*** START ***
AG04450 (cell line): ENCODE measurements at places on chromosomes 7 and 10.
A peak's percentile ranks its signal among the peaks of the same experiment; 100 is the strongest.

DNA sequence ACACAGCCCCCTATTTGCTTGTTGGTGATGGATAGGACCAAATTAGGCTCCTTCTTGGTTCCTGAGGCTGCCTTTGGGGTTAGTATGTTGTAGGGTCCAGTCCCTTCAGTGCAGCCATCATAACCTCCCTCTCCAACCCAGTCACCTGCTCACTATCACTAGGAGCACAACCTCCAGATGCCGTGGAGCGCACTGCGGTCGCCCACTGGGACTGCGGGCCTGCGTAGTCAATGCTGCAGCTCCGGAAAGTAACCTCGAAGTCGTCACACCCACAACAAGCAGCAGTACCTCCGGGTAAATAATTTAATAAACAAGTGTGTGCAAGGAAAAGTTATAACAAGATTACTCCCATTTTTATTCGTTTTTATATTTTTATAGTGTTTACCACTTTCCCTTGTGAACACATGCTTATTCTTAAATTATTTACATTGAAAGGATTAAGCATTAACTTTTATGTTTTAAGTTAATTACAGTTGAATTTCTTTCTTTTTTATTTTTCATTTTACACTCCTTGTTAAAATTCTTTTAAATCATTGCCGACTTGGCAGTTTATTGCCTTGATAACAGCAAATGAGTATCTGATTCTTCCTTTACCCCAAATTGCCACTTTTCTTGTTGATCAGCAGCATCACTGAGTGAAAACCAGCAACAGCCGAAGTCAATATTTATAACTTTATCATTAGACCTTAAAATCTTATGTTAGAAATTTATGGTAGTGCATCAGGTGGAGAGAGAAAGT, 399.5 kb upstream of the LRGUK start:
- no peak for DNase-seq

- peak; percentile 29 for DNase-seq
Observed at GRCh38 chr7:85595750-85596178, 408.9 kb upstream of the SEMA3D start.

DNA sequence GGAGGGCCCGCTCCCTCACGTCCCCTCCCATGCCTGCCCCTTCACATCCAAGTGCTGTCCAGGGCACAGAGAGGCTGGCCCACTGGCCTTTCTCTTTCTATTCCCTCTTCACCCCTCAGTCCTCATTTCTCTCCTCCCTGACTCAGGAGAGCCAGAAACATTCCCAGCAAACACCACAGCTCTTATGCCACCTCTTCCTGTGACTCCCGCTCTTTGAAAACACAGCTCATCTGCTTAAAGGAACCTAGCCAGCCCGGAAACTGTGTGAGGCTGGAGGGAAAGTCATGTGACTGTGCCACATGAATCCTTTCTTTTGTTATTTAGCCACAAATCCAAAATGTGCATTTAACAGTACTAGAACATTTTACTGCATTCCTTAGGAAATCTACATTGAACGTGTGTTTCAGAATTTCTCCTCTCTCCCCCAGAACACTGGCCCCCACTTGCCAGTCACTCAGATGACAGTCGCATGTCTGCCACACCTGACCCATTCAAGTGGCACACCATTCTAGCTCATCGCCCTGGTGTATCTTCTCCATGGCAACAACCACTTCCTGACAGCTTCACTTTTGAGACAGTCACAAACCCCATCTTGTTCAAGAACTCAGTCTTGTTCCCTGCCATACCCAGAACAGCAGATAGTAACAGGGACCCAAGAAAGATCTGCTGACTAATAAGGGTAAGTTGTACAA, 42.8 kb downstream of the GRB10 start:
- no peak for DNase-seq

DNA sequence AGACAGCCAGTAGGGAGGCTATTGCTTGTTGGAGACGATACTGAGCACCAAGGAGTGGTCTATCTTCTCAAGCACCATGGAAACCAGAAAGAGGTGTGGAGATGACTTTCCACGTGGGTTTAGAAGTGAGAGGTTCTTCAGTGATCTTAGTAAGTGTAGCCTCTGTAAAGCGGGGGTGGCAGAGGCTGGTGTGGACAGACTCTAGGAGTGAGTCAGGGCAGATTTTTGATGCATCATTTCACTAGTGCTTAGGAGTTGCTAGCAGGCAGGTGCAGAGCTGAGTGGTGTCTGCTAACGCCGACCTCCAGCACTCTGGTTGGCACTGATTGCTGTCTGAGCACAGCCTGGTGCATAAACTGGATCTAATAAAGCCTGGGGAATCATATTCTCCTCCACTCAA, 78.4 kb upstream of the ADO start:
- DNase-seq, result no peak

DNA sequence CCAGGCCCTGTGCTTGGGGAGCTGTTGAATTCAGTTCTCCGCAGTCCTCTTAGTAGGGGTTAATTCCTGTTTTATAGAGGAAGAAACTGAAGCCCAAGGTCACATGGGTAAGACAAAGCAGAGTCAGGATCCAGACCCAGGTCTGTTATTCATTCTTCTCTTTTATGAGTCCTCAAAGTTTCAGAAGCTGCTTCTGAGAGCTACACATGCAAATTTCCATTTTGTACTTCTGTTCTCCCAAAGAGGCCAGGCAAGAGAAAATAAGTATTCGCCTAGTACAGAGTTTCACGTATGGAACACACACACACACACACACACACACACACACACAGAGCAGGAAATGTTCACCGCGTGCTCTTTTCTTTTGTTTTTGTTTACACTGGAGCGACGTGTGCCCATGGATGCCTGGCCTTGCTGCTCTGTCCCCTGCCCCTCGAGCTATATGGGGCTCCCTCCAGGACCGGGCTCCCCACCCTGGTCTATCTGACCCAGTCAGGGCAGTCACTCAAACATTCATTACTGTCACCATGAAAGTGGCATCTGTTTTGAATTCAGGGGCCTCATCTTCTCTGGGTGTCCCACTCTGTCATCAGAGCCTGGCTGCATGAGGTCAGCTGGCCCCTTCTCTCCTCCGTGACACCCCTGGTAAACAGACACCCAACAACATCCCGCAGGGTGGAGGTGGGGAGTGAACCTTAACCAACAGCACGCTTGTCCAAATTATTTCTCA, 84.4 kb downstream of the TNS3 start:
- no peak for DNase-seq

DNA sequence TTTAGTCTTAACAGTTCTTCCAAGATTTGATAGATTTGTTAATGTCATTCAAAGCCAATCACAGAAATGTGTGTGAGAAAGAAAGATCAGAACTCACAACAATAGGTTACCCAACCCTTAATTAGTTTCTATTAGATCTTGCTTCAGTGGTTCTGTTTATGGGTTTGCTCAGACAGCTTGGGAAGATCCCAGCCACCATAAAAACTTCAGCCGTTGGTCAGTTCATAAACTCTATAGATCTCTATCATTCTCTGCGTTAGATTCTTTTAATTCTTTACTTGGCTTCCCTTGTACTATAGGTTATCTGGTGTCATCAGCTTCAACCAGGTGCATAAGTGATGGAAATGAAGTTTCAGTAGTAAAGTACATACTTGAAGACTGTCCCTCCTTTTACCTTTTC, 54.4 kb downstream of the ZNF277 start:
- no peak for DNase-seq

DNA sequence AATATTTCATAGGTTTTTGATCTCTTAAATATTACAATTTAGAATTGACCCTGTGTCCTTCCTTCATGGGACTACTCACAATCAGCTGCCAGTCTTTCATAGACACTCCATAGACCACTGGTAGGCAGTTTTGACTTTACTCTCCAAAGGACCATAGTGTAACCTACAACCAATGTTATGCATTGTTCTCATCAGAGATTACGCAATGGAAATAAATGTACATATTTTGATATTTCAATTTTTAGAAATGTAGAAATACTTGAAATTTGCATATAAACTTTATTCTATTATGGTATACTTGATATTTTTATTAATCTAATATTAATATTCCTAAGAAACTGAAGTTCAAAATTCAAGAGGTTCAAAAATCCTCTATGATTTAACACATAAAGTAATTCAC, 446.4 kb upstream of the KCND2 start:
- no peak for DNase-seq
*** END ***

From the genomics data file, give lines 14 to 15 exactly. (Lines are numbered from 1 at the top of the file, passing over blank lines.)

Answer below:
- no peak for DNase-seq

DNA sequence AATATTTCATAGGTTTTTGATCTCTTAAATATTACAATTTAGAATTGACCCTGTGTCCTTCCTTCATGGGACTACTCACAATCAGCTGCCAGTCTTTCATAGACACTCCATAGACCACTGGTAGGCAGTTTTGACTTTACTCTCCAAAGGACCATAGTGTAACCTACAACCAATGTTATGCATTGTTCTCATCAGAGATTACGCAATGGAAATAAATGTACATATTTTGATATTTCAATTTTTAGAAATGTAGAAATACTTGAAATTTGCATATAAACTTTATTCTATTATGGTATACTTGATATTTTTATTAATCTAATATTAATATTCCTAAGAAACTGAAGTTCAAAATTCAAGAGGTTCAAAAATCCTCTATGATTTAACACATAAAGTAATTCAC, 446.4 kb upstream of the KCND2 start: